I will give you a possible solution, although I´m sure there are plenty similar questions out there and, as suggested in the comments, you should have come up with some details about your data and software...
Also, listen to @Vince and choose a projection suitable for distance measurements for your area of interest, maybe using
geography type even, and maybe update your geometry column (or create an additional geometry/geography column) in advance. I will not provide any reprojection in my solution and use the column identifiers as per your question; alter the commands accordingly if you want to use different geometry/geography columns.
First off, make sure you have your tables' geometry indexed properly, otherwise this will probably run until the end of time:
CREATE INDEX schema1.data1_gix ON schema1.data1 USING GIST (geom);
CREATE INDEX schema2.data2_gix ON schema2.data2 USING GIST (geometry);
To update the internal table statistics for the query plan estimation to take the indexes properly into account, run:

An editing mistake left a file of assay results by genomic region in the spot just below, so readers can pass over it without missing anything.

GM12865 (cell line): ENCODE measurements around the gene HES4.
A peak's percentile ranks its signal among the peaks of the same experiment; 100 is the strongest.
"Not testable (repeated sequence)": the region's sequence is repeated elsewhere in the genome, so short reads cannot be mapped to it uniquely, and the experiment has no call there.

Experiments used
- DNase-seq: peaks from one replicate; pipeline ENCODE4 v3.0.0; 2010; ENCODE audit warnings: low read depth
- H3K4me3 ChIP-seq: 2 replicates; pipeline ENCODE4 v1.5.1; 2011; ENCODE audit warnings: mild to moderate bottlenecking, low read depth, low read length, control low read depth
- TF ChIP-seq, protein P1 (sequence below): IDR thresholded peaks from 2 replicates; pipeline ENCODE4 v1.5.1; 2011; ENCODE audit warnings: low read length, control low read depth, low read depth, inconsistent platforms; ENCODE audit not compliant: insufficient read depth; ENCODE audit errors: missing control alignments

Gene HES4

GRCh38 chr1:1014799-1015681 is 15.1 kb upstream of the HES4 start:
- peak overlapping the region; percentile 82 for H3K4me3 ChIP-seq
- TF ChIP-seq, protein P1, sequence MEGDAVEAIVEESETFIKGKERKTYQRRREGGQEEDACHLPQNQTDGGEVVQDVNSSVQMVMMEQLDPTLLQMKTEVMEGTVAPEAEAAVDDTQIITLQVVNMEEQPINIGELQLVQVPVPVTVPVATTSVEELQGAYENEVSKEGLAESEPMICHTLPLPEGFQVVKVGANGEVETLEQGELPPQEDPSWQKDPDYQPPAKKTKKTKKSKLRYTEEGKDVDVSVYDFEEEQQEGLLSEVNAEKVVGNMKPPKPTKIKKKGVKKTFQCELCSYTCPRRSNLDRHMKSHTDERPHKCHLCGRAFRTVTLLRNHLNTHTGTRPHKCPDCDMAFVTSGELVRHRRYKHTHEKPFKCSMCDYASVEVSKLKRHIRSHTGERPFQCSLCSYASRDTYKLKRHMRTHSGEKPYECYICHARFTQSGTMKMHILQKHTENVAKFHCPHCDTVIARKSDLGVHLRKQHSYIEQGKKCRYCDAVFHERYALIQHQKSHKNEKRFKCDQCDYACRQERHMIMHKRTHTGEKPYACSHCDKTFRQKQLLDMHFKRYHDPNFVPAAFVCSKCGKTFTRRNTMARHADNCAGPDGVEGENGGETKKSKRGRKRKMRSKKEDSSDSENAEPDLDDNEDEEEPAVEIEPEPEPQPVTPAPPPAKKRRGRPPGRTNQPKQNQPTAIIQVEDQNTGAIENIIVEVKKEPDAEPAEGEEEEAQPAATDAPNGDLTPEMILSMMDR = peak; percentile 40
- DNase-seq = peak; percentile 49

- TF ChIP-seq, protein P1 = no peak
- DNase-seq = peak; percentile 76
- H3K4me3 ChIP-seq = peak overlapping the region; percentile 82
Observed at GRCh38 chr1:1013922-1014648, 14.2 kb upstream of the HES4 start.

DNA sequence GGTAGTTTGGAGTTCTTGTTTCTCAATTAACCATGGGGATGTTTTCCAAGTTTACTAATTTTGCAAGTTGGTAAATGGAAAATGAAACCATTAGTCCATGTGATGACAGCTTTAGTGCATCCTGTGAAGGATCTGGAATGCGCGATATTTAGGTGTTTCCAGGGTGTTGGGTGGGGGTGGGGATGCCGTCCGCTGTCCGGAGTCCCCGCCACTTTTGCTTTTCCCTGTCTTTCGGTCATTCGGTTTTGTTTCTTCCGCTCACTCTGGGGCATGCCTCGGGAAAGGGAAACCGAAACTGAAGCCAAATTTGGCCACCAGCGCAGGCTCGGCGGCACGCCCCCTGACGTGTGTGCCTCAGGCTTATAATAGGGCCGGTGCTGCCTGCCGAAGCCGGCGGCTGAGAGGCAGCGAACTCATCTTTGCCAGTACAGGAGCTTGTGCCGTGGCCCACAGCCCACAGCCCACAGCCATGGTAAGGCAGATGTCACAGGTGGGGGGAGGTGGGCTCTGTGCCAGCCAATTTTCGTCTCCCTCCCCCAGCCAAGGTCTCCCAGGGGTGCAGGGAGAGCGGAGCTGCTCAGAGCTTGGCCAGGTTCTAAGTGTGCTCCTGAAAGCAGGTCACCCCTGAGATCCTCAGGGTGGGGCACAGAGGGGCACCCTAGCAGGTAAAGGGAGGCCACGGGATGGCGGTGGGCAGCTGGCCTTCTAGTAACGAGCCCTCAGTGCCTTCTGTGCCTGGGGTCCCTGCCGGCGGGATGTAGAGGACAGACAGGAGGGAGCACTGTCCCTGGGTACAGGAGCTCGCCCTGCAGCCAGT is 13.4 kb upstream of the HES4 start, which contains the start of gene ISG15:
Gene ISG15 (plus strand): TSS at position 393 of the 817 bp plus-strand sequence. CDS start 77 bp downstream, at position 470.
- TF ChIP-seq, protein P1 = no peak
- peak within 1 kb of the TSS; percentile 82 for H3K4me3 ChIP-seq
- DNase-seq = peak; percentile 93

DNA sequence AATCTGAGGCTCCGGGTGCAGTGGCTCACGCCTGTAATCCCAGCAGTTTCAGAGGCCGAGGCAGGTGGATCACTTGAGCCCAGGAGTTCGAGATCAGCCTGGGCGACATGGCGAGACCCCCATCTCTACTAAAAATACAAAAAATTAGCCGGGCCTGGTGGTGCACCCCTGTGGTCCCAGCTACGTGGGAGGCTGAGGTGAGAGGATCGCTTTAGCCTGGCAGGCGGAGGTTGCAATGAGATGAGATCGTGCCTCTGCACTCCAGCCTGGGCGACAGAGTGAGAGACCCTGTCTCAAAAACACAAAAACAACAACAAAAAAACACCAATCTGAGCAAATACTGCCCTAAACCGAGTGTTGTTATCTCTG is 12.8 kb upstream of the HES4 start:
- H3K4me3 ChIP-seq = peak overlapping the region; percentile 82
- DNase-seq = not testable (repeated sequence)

VACUUM ANALYZE schema1.data1;
VACUUM ANALYZE schema2.data2;
Then, to actually find the nearest line to your points, you can use the
LATERAL JOIN, executing a subquery for each consecutive row in the main query; per definition this will scan the entire table defined in the subquery once for each row in the table defined in the main query ('eternity' is just a small scale if you do this without indexes...)
To actually use the index efficiently, use the
<-> operator instead of
ST_Distance() in the
ORDER BY statement (the docs on
<-> does say it's index search will kick in if also used with a constant only; in this case, I guess, each row of the main query given to the
LATERAL JOIN as it´s parameter is considered as a constant, thus it will run an index scan on the table in the subquery):
FROM schema1.data1 AS br
JOIN LATERAL (
St_Distance(at.geometry, br.geom) AS dist
FROM schema2.data2 AS at
ORDER BY br.geom <-> at.geometry
) AS subquery
I used your identifiers as per your question in numerical order; make sure the table in the subquery is the one with the lines.
This query needs around 6 seconds to execute, with 150.000 rows in the main query's table and 75.000 rows is the subquery's table on my mid tech machine.